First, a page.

Why Aethelread is fat; or, The stuffed peppers that weren’t

What I had planned for my meal last night

Stuffed Peppers

Sweet peppers (aka bell peppers; aka salad peppers; you know – these)
Mange Tout
Olive oil
Ground pepper
Herbes de Provence/ Mixed herbs

Put the rice on to boil
Finely chop the onion, mushroom, mange tout and bacon
Put olive oil and generous pinch of Herbes de Provence in a frying pan, and heat together
Add bacon and onion to herb-infused oil in pan, then fry until moderately well done
Add mushroom and mange tout to pan, fry until bacon is crispy, onion is nicely browned, and mange tout is no longer so raw it makes your teeth squeak

Meanwhile, cut sweet pepper(s) in half, remove seeds and bizarre white connective material that probably has a real name
Rinse and drain thoroughly, then place, open side down, on oiled sheet of foil placed inside grill-pan
Brush olive oil over pepper halves, and place under a hot grill until just very slightly softened (hot grill is important; you want to cook them without drying them out)

Put fried bacon, onion, mushroom and mange tout in a mixing bowl, being sure to include all the herb-infused oil from the pan
Add drained rice to bowl, then mix thoroughly with fried mixture, adding ground pepper to taste, and more olive oil if necessary

Turn pepper halves open side up, brush with olive oil, stuff with rice mixture, put back under grill until they look done (i.e., cooked, but not falling apart)


Sauce: if you absolutely must have one, then some kind of mixture involving cooked chopped tomatoes, garlic and basil, and added to the stuffed peppers as they’re put under the grill, would probably be the best way to go.  But if the recipe works as it’s meant to (and especially if you don’t overcook things) the stuffed peppers should be moist enough without, and the tomato will overwhelm the other, more subtle, flavours.

To vegetarianise: get rid of the bacon (well duh…), and add more mushrooms, some finely-sliced green beans, and toasted pine nuts to the frying mixture.  (You can of course have the pine nuts and sliced beans even if you’re not getting rid of the bacon, but they’re added here for protein as much as flavour.)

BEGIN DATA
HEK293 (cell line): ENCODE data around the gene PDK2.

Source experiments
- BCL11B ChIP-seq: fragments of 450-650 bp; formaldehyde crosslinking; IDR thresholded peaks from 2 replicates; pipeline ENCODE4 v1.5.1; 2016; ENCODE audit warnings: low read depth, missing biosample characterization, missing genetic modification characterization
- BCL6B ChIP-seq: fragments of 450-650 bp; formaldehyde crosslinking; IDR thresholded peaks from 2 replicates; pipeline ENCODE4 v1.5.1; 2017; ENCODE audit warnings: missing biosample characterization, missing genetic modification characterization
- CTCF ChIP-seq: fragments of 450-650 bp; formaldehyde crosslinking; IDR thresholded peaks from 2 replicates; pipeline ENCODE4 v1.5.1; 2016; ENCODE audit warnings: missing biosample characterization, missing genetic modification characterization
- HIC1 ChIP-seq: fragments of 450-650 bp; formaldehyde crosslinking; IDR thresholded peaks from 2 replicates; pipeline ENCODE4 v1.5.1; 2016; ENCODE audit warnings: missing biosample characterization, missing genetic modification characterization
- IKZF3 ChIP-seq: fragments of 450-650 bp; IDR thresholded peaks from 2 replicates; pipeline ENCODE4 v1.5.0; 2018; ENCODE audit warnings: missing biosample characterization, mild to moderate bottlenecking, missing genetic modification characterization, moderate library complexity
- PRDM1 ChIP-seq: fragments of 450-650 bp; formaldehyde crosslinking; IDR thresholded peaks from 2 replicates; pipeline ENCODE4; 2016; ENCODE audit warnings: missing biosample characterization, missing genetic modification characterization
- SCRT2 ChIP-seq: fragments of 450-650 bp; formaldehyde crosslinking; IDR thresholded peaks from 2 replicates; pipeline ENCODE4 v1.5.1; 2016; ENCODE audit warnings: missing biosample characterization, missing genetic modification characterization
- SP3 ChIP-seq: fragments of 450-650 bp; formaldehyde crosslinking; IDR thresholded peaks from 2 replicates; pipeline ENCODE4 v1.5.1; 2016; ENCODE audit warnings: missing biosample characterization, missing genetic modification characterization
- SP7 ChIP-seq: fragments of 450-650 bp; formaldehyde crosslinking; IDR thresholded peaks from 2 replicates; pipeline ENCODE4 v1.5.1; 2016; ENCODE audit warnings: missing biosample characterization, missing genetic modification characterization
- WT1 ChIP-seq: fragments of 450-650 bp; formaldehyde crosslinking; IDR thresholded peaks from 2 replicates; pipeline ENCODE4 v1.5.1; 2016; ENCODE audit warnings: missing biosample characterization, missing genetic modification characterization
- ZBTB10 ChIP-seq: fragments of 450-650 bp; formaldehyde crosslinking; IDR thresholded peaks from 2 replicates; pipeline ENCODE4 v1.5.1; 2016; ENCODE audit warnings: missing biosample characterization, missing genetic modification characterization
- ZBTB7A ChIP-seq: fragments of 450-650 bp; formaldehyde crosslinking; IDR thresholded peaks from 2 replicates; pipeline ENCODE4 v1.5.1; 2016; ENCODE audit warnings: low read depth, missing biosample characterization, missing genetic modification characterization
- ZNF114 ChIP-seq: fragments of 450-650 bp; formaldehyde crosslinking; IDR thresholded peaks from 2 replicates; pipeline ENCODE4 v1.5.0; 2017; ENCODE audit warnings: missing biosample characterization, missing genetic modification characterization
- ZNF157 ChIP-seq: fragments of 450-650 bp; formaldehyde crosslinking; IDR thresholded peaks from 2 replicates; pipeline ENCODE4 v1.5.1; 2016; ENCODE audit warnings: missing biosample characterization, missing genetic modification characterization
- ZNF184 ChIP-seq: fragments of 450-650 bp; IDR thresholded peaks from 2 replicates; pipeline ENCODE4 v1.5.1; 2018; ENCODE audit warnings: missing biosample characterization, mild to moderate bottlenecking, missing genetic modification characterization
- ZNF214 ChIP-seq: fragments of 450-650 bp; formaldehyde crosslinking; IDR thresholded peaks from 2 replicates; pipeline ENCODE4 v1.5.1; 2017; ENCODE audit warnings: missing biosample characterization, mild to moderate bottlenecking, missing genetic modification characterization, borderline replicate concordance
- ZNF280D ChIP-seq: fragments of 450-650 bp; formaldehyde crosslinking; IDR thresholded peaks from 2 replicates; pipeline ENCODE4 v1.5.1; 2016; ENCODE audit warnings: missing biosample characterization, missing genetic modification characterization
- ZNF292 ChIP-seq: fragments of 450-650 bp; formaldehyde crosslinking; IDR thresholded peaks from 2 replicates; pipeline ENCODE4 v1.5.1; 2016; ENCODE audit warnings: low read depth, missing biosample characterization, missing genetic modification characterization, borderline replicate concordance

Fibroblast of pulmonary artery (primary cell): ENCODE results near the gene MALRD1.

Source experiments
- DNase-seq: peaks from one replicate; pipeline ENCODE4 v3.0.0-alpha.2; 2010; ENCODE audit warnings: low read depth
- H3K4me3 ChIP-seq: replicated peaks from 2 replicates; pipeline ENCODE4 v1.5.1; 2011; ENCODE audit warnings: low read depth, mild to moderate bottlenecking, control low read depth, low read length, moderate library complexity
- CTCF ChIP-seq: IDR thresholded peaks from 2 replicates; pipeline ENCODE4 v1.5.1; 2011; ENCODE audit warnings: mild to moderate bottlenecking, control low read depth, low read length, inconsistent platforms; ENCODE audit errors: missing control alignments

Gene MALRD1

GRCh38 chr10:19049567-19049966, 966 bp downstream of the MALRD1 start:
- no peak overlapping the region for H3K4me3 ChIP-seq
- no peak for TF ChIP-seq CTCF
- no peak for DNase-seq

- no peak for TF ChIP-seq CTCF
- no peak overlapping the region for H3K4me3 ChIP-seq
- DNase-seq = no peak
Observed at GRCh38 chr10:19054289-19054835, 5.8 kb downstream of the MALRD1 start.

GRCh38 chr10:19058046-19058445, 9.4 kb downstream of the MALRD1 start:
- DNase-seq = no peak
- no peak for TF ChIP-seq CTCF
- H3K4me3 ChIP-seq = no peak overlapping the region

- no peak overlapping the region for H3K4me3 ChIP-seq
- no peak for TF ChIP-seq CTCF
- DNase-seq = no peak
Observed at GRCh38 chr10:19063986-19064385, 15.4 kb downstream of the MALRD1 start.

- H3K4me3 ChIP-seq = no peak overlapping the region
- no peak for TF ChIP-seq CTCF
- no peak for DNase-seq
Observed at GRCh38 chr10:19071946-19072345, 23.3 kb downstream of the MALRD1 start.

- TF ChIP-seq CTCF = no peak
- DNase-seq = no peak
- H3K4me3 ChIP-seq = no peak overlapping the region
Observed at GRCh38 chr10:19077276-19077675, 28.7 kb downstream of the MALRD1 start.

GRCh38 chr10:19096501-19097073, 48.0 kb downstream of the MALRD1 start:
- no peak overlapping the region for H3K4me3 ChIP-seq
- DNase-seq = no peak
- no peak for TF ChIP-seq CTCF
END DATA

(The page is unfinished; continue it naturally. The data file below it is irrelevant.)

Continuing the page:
To posh-up for a dinner party: replace the bacon with pancetta (or with a mixture of poncey mushrooms for a vegetarian dinner party); use wild rice; infuse the olive oil with a mixture of crushed fresh thyme, basil and garlic instead of dried Herbes de Provence, and add crushed fresh thyme and parsley to the bowl as you mix the rice and fried mixture together.  If you can get your hands on some of those tiny little baby peppers, then tiny baby stuffed pepper served with a lettuce, radish and cherry tomato salad would make a good starter, assuming it’s not all so fiddly you end up throwing the peppers at the wall, swearing at your guests, and going to the pub for a large vat of wine.

What I actually had for my meal last night:

Bacon & Chips

Oven chips

Spread the chips in a single layer over a baking tray, then put in the oven
Watch 2/3 of an episode of Eggheads on the iPlayer
Turn the oven chips, and adjust oven temperature as necessary
Put the bacon on the grill pan and place under a moderate heat
Watch 1/6 of an episode of Eggheads on the iPlayer
Turn the bacon, check the chips aren’t burning, adjust oven & grill temperature as necessary
Watch final 1/6 of Eggheads


Suppress all thoughts about RDA of salt versus amount of salt contained in multiple rashers of bacon
Suffer uncontrollable thirst, and nagging fear of cerebrovascular accident, for next 24 hours


Sauce: tomato ketchup to taste

To vegetarianise: replace the bacon with those weirdly pink strips of homogenised mycoprotein, or just have the oven chips on their own, given that the weirdly pink strips of homogenised mycoprotein will inevitably end up in the bin anyway, since they are truly disgusting.  (Vegetarian food can be delicious, but trying to directly replace meat in this way doesn’t work.)

To posh-up for a dinner party: replace the bacon with thick slices of Wiltshire-cured ham, and fry rather than grill; replace the oven chips with potato wedges cut from skin-on new potatoes, then roasted in olive oil with rosemary, garlic, and crushed black peppercorns; make the tomato ketchup yourself. (Cook the tomatoes, push through a fine sieve to remove the skin and pips, reduce over a slow heat, adding vinegar, muscavado sugar, and a small amount each of mustard powder, turmeric, cumin, and cinnamon).

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3 Responses to Why Aethelread is fat; or, The stuffed peppers that weren’t

  1. Danni says:

    I actually prefer the bacon and chips- stuffed peppers doesn’t appeal to me.

    Tonight’s dinner for us was a slightly poshified version of the bacon and chips- honey roasted gammon and chips. With Aunt Bessie’s Rustic Oven Chips, with skins. It was yummy :)

  2. gun street girl says:

    You’re so fancy. A posh dinner for me is when I chop up a green onion with my 25-cent bag of ramen.


  3. aethelreadtheunread says:

    Thanks for the comments. :o)

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